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Arthroscopic Surgery: 5 Things to Know About This Treatment for Joint Injuries

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Posted by J. Milo Sewards, MD

Whether you’re a professional athlete or just act like one on the weekends, joint injuries are all too common. They can suddenly occur from some type of physical activity in the form of sprains, strains or dislocations. These are known as acute injuries. Or, they can happen from activities that call for repetitive movement, known as repetitive motion or overuse injuries.

Arthroscopic surgery is a minimally invasive treatment option for joint injuries as a result of sports or recreational activities. Although the procedure has been available for many years, patients still come in with a lot of questions. Here’s what you need to know:

1. What kinds of joint injuries can be treated with arthroscopic surgery?

Arthroscopic surgery can be performed on many different joints, including the shoulders, elbows, wrists, hips, knees and ankles.

When it comes to sports and recreational activities, common conditions that may be treated with arthroscopic surgery include:

Damaged cartilage

The bones are lined with tissue called cartilage that protects your bones and provides a connection between bones. When your cartilage is damaged, you may experience a limited ability to move in the area of the injury, along with stiffness and swelling.

Torn tendons and ligaments

Tendons are the tissues that connect your bones to your muscles and help with movement. Ligaments help to stabilize your joints. ACL reconstruction is an example of an arthroscopic procedure performed to treat an injury to the anterior cruciate ligament in the knee.

An ACL injury can occur during soccer, basketball or tennis, or during any sport as the result of stopping/starting quickly or jumping. People with this type of injury often describe a sudden pop or feeling that the knee is giving away.

Bone chips or cartilage fragments

Cartilage or bone fragments can occur as a result of injury, causing pain and swelling. Sometimes called loose bodies, these tiny fragments may or may not be seen on an X-ray. During an arthroscopic procedure, your surgeon is able to find the fragments and remove them.

Instability or dislocation

We see quite a few dislocated shoulders as a result of sports injuries or falls. When a joint slips out of place, you may experience sudden or intense pain, and feel like your joint is loose. If the joint does not go back into place on its own, you need to seek medical attention immediately.

Even if it does go back into place, it’s a good idea to have the area evaluated to make sure that the joint will stay in place and that you do not have damage that can worsen with time.

Joint inflammation

When you have an injury, such as a ligament tear or dislocation, your body responds by increasing blood flow to the affected area. This causes heat, swelling and stiffness that can become chronic.

An arthroscopic procedure may be an option when conservative treatments, such as medication and physical therapy, are not enough to help heal your inflammation.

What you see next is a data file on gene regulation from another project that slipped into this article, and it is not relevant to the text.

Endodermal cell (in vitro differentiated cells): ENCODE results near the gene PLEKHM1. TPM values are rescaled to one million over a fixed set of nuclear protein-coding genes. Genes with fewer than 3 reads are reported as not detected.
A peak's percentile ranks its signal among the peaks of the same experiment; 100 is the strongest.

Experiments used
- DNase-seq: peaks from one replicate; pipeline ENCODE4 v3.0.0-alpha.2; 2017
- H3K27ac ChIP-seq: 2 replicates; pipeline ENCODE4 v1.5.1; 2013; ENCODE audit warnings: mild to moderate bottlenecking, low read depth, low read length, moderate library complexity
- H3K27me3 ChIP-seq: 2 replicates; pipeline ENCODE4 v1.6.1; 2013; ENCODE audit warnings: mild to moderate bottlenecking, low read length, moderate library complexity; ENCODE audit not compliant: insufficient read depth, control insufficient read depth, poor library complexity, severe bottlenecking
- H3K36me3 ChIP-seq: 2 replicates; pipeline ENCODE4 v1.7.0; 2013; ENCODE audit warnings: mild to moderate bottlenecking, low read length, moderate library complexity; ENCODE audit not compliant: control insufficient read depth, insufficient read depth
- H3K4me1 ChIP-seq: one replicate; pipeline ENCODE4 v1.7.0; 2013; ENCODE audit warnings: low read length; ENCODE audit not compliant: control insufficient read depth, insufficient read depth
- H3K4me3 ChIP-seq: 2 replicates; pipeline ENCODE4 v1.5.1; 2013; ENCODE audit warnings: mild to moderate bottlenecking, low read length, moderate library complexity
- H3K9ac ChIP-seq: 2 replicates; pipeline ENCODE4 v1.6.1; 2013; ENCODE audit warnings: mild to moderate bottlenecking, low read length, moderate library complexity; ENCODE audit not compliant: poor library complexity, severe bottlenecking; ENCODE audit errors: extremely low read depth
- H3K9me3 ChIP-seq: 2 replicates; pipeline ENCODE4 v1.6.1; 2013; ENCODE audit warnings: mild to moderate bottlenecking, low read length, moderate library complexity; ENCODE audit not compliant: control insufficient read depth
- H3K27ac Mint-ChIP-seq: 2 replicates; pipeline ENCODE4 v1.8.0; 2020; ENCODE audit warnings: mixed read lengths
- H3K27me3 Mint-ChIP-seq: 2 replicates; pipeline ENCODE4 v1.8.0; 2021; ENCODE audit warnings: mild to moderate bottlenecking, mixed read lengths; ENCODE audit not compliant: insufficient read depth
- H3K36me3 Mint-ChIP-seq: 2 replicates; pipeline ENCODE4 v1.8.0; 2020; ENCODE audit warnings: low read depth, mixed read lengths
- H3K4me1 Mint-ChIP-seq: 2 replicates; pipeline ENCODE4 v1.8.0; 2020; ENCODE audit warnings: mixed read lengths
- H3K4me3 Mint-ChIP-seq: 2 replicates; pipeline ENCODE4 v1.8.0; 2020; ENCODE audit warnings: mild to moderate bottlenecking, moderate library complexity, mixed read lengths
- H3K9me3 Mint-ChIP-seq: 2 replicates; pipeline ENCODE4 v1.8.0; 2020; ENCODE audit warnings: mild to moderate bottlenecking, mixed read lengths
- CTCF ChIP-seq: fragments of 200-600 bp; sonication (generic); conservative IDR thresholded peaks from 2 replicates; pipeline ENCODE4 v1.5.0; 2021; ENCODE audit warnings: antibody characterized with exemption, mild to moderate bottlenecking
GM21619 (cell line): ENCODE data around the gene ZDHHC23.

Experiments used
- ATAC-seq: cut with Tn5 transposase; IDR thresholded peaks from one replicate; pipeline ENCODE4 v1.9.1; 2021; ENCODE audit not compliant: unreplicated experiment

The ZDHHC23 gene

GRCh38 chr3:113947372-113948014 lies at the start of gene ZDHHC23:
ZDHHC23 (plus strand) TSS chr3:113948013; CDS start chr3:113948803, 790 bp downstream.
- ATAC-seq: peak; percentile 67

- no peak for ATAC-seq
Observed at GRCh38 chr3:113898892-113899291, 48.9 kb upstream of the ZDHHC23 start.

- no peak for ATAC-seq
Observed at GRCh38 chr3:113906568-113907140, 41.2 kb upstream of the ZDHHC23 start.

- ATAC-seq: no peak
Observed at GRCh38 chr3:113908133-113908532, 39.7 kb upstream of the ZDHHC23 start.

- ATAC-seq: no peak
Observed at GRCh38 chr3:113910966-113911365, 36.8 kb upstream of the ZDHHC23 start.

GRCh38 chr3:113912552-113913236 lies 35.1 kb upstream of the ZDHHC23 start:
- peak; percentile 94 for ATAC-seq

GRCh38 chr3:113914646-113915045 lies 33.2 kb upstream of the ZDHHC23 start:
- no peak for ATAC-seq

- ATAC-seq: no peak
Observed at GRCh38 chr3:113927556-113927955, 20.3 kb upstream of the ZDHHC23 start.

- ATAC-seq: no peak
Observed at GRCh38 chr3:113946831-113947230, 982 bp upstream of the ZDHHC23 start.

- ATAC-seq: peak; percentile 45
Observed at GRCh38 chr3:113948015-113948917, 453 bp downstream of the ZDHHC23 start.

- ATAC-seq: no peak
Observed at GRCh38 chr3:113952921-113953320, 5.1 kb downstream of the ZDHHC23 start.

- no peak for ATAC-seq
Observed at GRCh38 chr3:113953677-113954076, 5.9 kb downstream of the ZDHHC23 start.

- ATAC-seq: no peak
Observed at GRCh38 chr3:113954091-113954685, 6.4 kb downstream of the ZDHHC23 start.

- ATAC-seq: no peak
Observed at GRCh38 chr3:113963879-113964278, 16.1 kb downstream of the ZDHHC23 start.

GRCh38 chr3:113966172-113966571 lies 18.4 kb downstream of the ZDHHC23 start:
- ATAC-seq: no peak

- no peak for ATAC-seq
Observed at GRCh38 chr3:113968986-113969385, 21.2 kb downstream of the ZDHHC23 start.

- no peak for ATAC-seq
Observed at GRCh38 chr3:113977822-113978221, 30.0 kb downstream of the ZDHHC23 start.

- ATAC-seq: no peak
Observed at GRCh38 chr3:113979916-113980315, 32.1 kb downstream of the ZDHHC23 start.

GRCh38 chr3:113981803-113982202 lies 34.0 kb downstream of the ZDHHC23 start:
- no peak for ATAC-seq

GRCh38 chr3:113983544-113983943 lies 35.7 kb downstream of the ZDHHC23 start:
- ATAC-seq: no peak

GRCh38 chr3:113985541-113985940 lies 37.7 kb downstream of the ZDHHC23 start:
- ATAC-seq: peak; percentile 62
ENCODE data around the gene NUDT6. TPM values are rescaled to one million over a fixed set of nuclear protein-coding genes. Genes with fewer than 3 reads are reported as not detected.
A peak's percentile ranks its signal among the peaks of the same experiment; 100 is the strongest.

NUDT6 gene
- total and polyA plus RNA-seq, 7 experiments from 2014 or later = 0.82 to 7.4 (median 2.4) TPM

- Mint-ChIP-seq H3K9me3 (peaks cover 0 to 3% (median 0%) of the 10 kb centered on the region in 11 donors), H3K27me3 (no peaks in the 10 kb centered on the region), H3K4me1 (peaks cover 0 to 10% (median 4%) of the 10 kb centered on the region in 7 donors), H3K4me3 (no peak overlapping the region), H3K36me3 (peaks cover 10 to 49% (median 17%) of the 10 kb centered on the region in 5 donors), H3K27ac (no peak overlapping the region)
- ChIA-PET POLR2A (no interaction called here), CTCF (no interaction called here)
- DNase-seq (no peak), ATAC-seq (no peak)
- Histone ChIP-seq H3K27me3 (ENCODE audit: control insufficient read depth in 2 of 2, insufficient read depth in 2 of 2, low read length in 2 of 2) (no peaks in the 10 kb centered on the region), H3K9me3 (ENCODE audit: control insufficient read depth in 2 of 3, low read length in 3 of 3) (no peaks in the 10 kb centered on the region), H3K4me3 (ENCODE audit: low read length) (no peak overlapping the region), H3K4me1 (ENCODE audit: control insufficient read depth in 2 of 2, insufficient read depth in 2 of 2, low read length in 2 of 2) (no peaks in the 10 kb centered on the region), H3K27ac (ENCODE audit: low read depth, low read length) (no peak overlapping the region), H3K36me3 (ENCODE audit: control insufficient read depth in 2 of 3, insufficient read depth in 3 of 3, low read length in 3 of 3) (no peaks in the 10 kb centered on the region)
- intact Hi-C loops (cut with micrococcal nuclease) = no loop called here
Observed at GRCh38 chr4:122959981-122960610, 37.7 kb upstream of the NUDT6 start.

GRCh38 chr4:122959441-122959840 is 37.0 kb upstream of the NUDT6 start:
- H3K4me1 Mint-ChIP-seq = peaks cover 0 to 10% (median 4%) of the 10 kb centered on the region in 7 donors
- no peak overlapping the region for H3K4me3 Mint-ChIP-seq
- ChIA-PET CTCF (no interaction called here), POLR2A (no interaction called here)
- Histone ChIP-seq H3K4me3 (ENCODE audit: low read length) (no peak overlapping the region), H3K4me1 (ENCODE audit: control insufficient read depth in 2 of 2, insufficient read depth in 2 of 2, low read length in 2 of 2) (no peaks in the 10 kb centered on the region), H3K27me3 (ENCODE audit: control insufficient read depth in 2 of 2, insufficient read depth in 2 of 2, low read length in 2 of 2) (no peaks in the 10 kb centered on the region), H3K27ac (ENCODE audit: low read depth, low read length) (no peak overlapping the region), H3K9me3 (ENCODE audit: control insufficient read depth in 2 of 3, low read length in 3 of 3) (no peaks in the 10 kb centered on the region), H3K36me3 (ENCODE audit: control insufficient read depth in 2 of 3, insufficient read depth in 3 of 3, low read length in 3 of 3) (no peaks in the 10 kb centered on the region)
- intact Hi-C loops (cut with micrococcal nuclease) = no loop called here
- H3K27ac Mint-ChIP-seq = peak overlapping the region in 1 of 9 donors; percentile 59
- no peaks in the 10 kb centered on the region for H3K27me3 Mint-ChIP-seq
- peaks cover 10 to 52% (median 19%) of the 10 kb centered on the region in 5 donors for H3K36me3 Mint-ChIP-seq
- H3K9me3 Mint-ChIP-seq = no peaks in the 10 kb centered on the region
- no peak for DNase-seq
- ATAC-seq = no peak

2. How is arthroscopic surgery performed?

Although arthroscopic surgery is minimally invasive, it is still performed in an operating room. Depending on the type of procedure, you may have local anesthesia to numb the area, or general anesthesia, where you sleep through the surgery.

The surgery is generally performed using small incisions to insert an arthroscope into the affected joint. The arthroscope is a pencil-sized surgical instrument with a camera that projects onto a monitor in the operating room. This allows your surgeon to look at the damaged area.

To perform the surgery, additional instruments, such as lasers, are inserted through separate tiny incisions. Once the procedure is completed, your incisions are closed using stitches or steri-strips.

You can usually be released from recovery within 1–2 hours with care instructions.

3. What are the advantages of arthroscopic surgery?

Because arthroscopic procedures are performed using small incisions, arthroscopic surgery can get you back to your favorite activities quickly, with minimal scarring and pain.

You can expect to return to your normal activities, with restrictions, within a couple of days.

4. Are there any risks with arthroscopic surgery?

There are risks associated with any procedure, but patients usually do well with arthroscopic surgery. If complications do occur, they may include infection, blood clots or nerve damage.

Your orthopaedic surgeon will go over all of this with you before the procedure to make sure you understand everything.

5. Am I a candidate for arthroscopic surgery?

If you’ve already tried a nonsurgical treatment, such as medications, physical therapy or injections for your joint injury, you may be a candidate.

I always advise patients to schedule an evaluation with an orthopaedic surgeon, who has the experience to decide if arthroscopic surgery is an option. Make sure to bring a list of questions with you to your first visit, along with any test results you may have available.

If you have more questions or think you may be a candidate for arthroscopic surgery, schedule an appointment with a Temple orthopaedic surgeon. It’s important to keep up with your health, and we provide safe in-office appointments and virtual visit options to ease any concerns you may have about seeking care.

J. Milo Sewards, MD

Dr. Sewards is an orthopaedic surgeon and sports medicine specialist with clinical interests in arthroscopic surgery, tendon and ligament repair, and reconstruction of the shoulder, elbow and knee. He is also Professor of Orthopaedic Surgery and Sports Medicine at the Lewis Katz School of Medicine at Temple University.

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